Purpose of report
The Coronavirus (Scotland) Act 2020 ("the first Act") responded to the emergency situation caused by the coronavirus outbreak. It contained a number of temporary measures to ensure that essential public services could continue to discharge their functions in the way that they were intended to. These included temporary amendments to the Freedom of Information (Scotland) Act 2002 ("FOISA"). One of these emergency measures in relation to FOISA remained in place during the reporting period to which this report relates, ending 30 September 2022.
FOISA was temporarily modified so that:
- the Commissioner and Scottish public authorities are enabled to issue formal notices under FOISA electronically.
From 1 October 2022 this temporary provision has been superseded by an equivalent permanent provision within the Coronavirus (Recovery and Reform) Scotland Act 2022 providing for notices to be issued by electronic means going forward.
The Coronavirus (Scotland) (No.2) Act 2020 ("the second Act") made further provision about the emergency situation caused by the coronavirus outbreak. Paragraph 12 of schedule 4 to the second Act provided that while the temporary modifications to FOISA made by the first Act were in force, the Scottish Ministers must report to the Scottish Parliament on certain aspects of their responses to requests for information under FOISA. This requirement is referred to in this report as "the coronavirus FOI reporting requirement".
The requirement to lay these reports has how expired, as of 30 September 2022. However, for completeness we have produced this final statutory report in the series, to cover the final period during which emergency provisions remained in force.
The Freedom of Information (Scotland) Act 2002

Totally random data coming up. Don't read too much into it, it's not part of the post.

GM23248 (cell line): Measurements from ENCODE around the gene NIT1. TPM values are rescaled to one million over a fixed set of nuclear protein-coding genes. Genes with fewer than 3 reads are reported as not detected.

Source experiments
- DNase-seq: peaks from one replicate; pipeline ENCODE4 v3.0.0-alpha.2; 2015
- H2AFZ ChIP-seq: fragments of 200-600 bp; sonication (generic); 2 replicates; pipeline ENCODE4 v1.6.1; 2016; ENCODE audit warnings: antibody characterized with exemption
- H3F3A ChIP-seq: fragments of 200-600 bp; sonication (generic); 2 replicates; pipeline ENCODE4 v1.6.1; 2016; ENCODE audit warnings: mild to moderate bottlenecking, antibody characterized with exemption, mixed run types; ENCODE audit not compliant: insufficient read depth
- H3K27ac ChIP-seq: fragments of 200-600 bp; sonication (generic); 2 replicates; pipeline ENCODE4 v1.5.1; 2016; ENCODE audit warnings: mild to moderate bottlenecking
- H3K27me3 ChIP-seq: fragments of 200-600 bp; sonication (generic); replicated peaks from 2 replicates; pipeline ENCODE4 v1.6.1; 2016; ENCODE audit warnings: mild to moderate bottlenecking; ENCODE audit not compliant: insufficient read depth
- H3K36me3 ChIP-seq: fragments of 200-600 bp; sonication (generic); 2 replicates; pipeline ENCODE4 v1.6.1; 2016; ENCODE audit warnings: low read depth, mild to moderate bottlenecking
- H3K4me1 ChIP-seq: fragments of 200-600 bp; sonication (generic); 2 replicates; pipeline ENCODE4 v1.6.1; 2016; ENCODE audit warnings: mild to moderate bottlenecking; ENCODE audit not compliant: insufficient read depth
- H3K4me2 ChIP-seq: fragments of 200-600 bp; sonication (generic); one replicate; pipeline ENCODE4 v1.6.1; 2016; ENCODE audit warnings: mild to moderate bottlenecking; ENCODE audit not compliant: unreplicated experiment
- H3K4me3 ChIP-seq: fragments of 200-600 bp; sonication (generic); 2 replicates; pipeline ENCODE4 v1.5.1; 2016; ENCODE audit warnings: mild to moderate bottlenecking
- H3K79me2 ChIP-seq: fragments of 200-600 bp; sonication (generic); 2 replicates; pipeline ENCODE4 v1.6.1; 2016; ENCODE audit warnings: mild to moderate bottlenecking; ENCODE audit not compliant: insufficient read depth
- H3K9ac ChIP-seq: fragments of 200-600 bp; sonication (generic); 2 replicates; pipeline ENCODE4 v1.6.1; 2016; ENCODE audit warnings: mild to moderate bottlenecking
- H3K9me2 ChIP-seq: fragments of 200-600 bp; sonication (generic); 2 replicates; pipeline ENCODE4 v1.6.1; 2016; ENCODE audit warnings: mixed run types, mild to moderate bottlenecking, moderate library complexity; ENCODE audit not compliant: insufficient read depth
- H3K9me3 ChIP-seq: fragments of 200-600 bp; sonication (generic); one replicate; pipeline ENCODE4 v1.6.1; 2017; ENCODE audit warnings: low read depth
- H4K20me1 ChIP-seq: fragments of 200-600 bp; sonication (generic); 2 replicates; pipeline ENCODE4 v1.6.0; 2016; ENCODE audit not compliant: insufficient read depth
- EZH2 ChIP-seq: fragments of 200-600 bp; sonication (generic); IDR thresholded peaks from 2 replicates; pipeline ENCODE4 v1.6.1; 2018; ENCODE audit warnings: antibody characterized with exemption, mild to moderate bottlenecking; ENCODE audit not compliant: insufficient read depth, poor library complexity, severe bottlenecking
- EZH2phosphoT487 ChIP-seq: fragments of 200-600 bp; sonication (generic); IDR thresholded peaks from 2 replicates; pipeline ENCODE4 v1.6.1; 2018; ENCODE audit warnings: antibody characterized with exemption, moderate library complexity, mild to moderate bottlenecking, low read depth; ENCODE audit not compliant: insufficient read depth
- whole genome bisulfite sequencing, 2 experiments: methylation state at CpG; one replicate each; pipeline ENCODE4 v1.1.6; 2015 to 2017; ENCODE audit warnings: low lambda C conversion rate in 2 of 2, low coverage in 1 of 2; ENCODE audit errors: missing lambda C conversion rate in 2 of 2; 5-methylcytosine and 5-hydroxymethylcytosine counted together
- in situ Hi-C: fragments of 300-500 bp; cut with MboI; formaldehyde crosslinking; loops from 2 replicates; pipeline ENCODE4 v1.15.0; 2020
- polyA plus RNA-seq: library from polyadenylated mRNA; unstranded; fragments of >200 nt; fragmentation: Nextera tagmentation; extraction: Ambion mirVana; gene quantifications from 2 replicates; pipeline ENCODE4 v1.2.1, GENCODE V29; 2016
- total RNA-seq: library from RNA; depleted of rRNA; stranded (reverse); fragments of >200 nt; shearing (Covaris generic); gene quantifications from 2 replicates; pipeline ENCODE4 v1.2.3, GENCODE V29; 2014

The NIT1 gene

FOISA came into force on 1 January 2005. It provides a statutory right of access to information held by Scottish public authorities. These range from the Scottish Parliament and the Scottish Government to local authorities, NHS boards, higher and further education institutions, doctors and dentists, among others.
Requested information must be provided unless it is subject to one or more exemptions, as set out in FOISA. If a requester is dissatisfied with the response received to a request or does not receive a response, he or she can ask the authority to review its decision or handling of the request.
The Commissioner both promotes and enforces FOISA. Requesters who remain dissatisfied with the conclusions of an authority's review of their request can appeal to the Commissioner for a decision.
Existing reporting arrangements
While the second Act introduced the coronavirus FOI reporting requirement, the Scottish Ministers (and other Scottish public authorities) report on their FOI performance in terms of several existing reporting arrangements. We have summarised these existing arrangements to provide wider context for this report, and in the interests of promoting access to them.
The Scottish Government reports monthly to the Commissioner on its FOI performance. This arrangement was put in place in April 2017 and the Scottish Government agreed targets to improve response times, with a target of 85% of request and review responses to be issued within the relevant deadlines in FOISA and the Environmental Information (Scotland) Regulations 2004 in 2017, 90% in 2018, and 95% by 2019. We publish our performance figures proactively on the Scottish Government website, with the most recently-published figures relating to June 2022.
In common with all other Scottish public authorities, the Scottish Government reports quarterly to the Commissioner on a wider range of statistics in relation to FOI performance. The quarterly returns are published via the Commissioner's statistics portal, with returns required approximately six weeks after the end of each quarter to give authorities time to collect the necessary data and report it to the Commissioner. The Commissioner's website contains detailed information about the list of statistics that have to be provided, and details about what should be submitted.
The Scottish Government also publishes an annual report on their handling of information requests, and have done so since FOISA came into force in 2005. These reports are accessible on the Scottish Government website, with the most recent report relating to the handling of information requests in 2019.
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